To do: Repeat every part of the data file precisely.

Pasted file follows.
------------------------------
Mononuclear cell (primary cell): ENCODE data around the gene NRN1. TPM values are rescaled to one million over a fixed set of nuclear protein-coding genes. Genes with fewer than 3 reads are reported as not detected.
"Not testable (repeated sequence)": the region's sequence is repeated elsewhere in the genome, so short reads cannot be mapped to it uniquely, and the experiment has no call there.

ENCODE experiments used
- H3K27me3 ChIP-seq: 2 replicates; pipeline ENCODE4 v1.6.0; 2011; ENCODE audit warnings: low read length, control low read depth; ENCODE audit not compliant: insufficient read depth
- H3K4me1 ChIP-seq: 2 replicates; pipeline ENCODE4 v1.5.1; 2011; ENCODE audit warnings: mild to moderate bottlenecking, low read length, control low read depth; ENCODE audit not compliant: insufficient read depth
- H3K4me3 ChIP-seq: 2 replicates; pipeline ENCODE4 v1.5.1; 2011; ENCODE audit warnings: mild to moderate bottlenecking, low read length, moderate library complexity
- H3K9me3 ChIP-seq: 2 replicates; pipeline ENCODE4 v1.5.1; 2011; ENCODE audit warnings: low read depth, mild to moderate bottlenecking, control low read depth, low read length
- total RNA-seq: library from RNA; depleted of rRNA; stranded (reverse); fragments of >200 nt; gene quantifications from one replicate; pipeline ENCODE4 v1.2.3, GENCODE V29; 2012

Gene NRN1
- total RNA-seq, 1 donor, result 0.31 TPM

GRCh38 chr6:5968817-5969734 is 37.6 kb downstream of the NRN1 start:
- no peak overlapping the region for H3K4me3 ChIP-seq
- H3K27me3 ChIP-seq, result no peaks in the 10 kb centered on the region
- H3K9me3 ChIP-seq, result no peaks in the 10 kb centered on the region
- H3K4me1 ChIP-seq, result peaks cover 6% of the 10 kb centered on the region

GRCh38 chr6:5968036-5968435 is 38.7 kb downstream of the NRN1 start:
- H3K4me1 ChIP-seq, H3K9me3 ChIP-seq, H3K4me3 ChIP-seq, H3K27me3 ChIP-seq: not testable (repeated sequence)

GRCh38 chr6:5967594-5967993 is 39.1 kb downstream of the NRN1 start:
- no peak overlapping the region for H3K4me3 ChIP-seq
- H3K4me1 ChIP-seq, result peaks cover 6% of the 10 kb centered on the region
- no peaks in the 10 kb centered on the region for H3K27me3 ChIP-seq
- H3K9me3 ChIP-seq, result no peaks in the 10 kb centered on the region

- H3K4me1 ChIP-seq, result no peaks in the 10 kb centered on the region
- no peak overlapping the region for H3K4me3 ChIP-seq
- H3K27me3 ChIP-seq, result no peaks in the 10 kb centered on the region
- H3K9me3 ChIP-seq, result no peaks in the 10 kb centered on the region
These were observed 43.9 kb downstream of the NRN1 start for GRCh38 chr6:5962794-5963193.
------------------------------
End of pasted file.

Mononuclear cell (primary cell): ENCODE data around the gene NRN1. TPM values are rescaled to one million over a fixed set of nuclear protein-coding genes. Genes with fewer than 3 reads are reported as not detected.
"Not testable (repeated sequence)": the region's sequence is repeated elsewhere in the genome, so short reads cannot be mapped to it uniquely, and the experiment has no call there.

ENCODE experiments used
- H3K27me3 ChIP-seq: 2 replicates; pipeline ENCODE4 v1.6.0; 2011; ENCODE audit warnings: low read length, control low read depth; ENCODE audit not compliant: insufficient read depth
- H3K4me1 ChIP-seq: 2 replicates; pipeline ENCODE4 v1.5.1; 2011; ENCODE audit warnings: mild to moderate bottlenecking, low read length, control low read depth; ENCODE audit not compliant: insufficient read depth
- H3K4me3 ChIP-seq: 2 replicates; pipeline ENCODE4 v1.5.1; 2011; ENCODE audit warnings: mild to moderate bottlenecking, low read length, moderate library complexity
- H3K9me3 ChIP-seq: 2 replicates; pipeline ENCODE4 v1.5.1; 2011; ENCODE audit warnings: low read depth, mild to moderate bottlenecking, control low read depth, low read length
- total RNA-seq: library from RNA; depleted of rRNA; stranded (reverse); fragments of >200 nt; gene quantifications from one replicate; pipeline ENCODE4 v1.2.3, GENCODE V29; 2012

Gene NRN1
- total RNA-seq, 1 donor, result 0.31 TPM

GRCh38 chr6:5968817-5969734 is 37.6 kb downstream of the NRN1 start:
- no peak overlapping the region for H3K4me3 ChIP-seq
- H3K27me3 ChIP-seq, result no peaks in the 10 kb centered on the region
- H3K9me3 ChIP-seq, result no peaks in the 10 kb centered on the region
- H3K4me1 ChIP-seq, result peaks cover 6% of the 10 kb centered on the region

GRCh38 chr6:5968036-5968435 is 38.7 kb downstream of the NRN1 start:
- H3K4me1 ChIP-seq, H3K9me3 ChIP-seq, H3K4me3 ChIP-seq, H3K27me3 ChIP-seq: not testable (repeated sequence)

GRCh38 chr6:5967594-5967993 is 39.1 kb downstream of the NRN1 start:
- no peak overlapping the region for H3K4me3 ChIP-seq
- H3K4me1 ChIP-seq, result peaks cover 6% of the 10 kb centered on the region
- no peaks in the 10 kb centered on the region for H3K27me3 ChIP-seq
- H3K9me3 ChIP-seq, result no peaks in the 10 kb centered on the region

- H3K4me1 ChIP-seq, result no peaks in the 10 kb centered on the region
- no peak overlapping the region for H3K4me3 ChIP-seq
- H3K27me3 ChIP-seq, result no peaks in the 10 kb centered on the region
- H3K9me3 ChIP-seq, result no peaks in the 10 kb centered on the region
These were observed 43.9 kb downstream of the NRN1 start for GRCh38 chr6:5962794-5963193.